But I need to figure out what to do with that torn feeling I get when, for example, I bake cookies and the farmer and the boys love eating them. Does it feel good? Does it feel bad? And do I torture myself when I have to face a plate of cookies all day in the kitchen?



      • Jenn Sutherland
        Jenn Sutherland says:

        Yes! Cooking whole, healthy foods is just as important as getting exercise. I can’t settle myself long enough to do yoga yet, but I can stand in a kitchen and chop and feel the tension leave me. So for now, that’s my yogic activity.

        As for cookies, bake them once in awhile, and make them gluten-free, so if you eat a few of them, you won’t get the brain-fog & mood swings from the gluten. has tons of amazing cookie recipes, or if you don’t like to have 12 kinds of gluten-free flours hanging around, order Pamela’s Gluten-Free Baking Mix from amazon by the case, and use it in place of wheat flour in recipes – it’s fantastic stuff. More expensive than wheat flour, but it is worth it to be good to your body and brain.

  8. Brad Gosse
    Brad Gosse says:

    Wow thanks for having the courage to post your personal struggle here. I think we all suffer with various food problems whether it’s the overanalyzing of everything we eat or food addiction itself.

    Some of the people I know who have the best diets, are consumed with the stress that comes with making food choices at every meal. Sometimes I wonder if there is a trade-off between the guilt and the calories.

    I wish you the best of luck on your journey. It sounds like a positive one. Outside of food, when it comes to e-mail I have pretty much declared bankruptcy.

    These days, a simple auto reply telling people you don’t check your e-mail and to try and reach you via twitter or some other mutations medium is not uncommon. You can always get a virtual assistant to handle your day-to-day e-mail if needed.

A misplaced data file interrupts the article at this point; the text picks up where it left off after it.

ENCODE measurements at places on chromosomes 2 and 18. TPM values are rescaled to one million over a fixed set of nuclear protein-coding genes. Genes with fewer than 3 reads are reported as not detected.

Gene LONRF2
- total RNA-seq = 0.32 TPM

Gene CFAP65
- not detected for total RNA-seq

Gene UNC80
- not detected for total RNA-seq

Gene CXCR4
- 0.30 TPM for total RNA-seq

9. Ali
    Ali says:

    When I was a compulsive eater and felt crazy, I finally figured out that the only answer to crazy was to just stop. It sounds too simple, but its true. I never engaged in any formal therapy because I was too much of a control freak, but, I did start zooming out on myself and observing my impulses as I would have done to a child who can’t control herself. I separated myself into a thinking being and an acting being and let the one side help analyze and counsel the other. Hard to explain. Good luck.

  10. chris Keller
    chris Keller says:

    Jenn mentioned “meditation” in her post–and you have mentioned it as a goal recently. I second the motion.
    It is a goal for me too, at this point–quieting my mind, cultivating an observing-but-not-judging stance, letting go of the drivenness. Accepting.

    In the halls of Alverno College, many years ago, was this serigraph:
    Be where you are.
    Is that far?
    It’s as far as you are.

    Chris Keller, MSN, RN

  11. Dave
    Dave says:

    My personal experience with refined flour and sugar mirrors yours, but I’m not totally in alignment with the Paleo diet as a solution for everyone (I’ve been doing Crossfit workouts for years now, and the Paleo diet is a big trend with Crossfitters).